The grievances of Quebec’s ties to the rest of Canada are deeply rooted, but not until 1995 did many Canadians realize the strenuous state of our Country; It became quite clear the French Canadians wanted either complete separation and sovereignty, or to be a respected part of Canada with special status. By the late nineteen sixties most Quebec intellectuals agreed that only solution to both the economic problems and the problems of the French Canadians lack of cultural identity was the dissociation of the other provinces.
Nearing the end of the twentieth century, most of the economic problems of Canada had long since dissolved leaving only the problem of the forfeit of language and culture. This problem, however, prompted long oppressed feelings of resentment; many Quebecois were painfully reminded of the controversial execution of Louis Riel while just as many thought of rough times more recent.
The protective nature of the Canadian government during the depression also led to a negative increase in French nationalism; By raising tariff walls, Canada was isolated from foreign trade and was forced to further industrialize in an attempt to become self sufficient. In doing this, the major cities in Ontario and Quebec were met with an onslaught of lower class men hoping to take part in the low paying industrial work available. This led to an increase of slums and due to the Quebec government’s policy of Laissez Faire much of the provinces wealth was held by the upper few percentage.
What was left of French spirit was slowly being stamped out by the seemingly endless depression until the “quiet revolution” in which both Quebec’s slaughtered sense of nationalism and the social status of many middle class Quebecois began to grow. An increase of both the estrangement and the power of the French Canadians were bound to have an effect, but at this time there were many other things in the world to worry about. Bombings and assassinations were done by the French Canadians trying to spark they’re movement.
It even escalated to the kidnapping of British Trade Commissioner James Cross and Quebec Labor Minister Pierre Laporte are kidnapped: Pierre Trudeau decides to enforce the War Times Act, allowing him to suspend civil liberties. The body of Laporte is eventually found in the trunk of a car and Cross is returned safely. But while Analyzing the past can show a lot of reason for a planted seed of hatred, what made it grow? Prime Minister Pierre repatriated the Canadian constitution from Britain without Quebec’s assent in 1985: Other provinces signed it, and the Constitution included new Charter of Rights and Freedoms.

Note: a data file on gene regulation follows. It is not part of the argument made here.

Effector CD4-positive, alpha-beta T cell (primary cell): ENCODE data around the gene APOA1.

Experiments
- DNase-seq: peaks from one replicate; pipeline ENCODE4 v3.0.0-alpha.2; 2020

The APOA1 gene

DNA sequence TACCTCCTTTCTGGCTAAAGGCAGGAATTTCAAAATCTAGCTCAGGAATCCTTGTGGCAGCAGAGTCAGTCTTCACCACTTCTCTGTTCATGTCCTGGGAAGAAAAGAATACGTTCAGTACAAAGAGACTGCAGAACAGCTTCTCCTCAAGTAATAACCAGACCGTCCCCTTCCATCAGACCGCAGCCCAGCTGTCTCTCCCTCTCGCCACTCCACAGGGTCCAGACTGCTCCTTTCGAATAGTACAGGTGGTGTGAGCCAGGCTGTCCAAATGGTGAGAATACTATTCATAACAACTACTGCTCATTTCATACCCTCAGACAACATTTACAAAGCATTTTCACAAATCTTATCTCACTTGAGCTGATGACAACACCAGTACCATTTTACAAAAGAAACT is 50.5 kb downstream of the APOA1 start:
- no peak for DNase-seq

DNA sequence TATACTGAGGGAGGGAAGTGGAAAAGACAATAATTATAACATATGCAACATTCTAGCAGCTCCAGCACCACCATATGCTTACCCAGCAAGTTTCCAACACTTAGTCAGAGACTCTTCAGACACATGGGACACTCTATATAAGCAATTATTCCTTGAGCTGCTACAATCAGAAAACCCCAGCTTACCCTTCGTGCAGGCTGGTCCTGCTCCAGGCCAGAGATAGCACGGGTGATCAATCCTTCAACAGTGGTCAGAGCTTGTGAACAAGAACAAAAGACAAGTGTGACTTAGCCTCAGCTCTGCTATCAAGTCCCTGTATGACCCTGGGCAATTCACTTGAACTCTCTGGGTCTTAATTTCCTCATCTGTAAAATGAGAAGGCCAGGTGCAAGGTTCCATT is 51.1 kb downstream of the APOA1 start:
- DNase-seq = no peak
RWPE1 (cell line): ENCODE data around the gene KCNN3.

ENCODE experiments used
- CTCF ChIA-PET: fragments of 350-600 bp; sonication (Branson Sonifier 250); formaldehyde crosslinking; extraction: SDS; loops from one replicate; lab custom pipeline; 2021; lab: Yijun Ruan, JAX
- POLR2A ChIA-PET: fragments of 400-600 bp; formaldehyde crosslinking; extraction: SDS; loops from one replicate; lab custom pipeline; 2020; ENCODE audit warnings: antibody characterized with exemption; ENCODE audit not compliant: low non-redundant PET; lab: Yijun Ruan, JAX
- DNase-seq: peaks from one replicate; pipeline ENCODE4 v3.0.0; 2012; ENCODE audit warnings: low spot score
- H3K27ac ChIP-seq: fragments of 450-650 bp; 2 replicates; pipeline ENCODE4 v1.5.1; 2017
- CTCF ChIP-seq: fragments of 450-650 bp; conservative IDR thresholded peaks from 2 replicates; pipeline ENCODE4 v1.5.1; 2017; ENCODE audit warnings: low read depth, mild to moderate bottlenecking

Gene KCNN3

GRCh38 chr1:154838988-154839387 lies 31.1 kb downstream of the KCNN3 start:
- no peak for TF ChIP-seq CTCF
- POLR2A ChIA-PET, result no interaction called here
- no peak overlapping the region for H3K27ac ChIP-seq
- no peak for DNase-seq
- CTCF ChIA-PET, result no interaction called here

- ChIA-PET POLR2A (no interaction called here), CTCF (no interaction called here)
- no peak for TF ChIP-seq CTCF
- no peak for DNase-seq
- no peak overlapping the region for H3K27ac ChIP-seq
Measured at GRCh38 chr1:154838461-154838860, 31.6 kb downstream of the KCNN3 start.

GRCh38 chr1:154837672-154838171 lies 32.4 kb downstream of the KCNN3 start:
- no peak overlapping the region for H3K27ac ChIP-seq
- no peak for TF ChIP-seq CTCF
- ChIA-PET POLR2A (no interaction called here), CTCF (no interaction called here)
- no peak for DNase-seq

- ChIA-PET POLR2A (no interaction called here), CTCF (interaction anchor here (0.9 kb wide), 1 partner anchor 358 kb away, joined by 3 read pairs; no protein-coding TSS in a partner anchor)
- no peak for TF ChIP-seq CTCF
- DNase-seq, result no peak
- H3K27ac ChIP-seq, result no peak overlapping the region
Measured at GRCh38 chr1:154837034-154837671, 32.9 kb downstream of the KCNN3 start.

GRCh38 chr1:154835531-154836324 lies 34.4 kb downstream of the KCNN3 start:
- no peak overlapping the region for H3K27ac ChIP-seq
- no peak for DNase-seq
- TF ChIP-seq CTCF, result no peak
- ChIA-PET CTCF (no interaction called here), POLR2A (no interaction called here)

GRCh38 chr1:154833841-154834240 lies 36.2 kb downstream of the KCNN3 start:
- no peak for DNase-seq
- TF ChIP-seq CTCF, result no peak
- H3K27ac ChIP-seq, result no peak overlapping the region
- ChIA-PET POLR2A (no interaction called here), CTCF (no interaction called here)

Since this action, Quebec has rejected every opportunity of agreement that the Canadian government has put forward. But not all Quebec felt torn from the rest of Canada, as shown in the referendums: some still wished to stay Canadian. Many people saw Jacques Parizeau’s efforts as indoctrinating and misleading, his ambiguous speeches and articles often displayed his strong opinions of the matter and not that of his peoples. He stated after his loss in the 1995 referendum the he believed that it was the fault of money and the ethnic vote: he resigned shortly after.
This of course played a major role in the way many people view French Canadians for they now saw them as they saw Parizeau, Traitorous. The west coast of Canada was to distanced from Quebec to have a strongly based stand point, While the east coast just simply didn’t want to be cut off from the rest of Canada, either way, they both wanted Quebec to stay, and it wasn’t until 1998 that the hope was assured. Three years later the close loss of the referendum, Quebec was subjected to a sever five day ice storm, causing the deaths of two-dozen people, and more than 1. 2 billion dollars damage.
This act of nature required a country as a whole to help each other, not factions of undecided idealists, so in a sense, while it was a still a catastrophic event, it helped pull Canada together. So what was before a close 50. 6% to 49. 4% vote was now greatly in favor of staying a whole country. So has that ice storm saved our country? Far from it, The Quebecois still hope to hold a referendum in the future, and it is only a hope that they will someday find ties to our multicultural nation of Canada, and not that of what they see as the Anglo-oppressors that murdered their ancestry.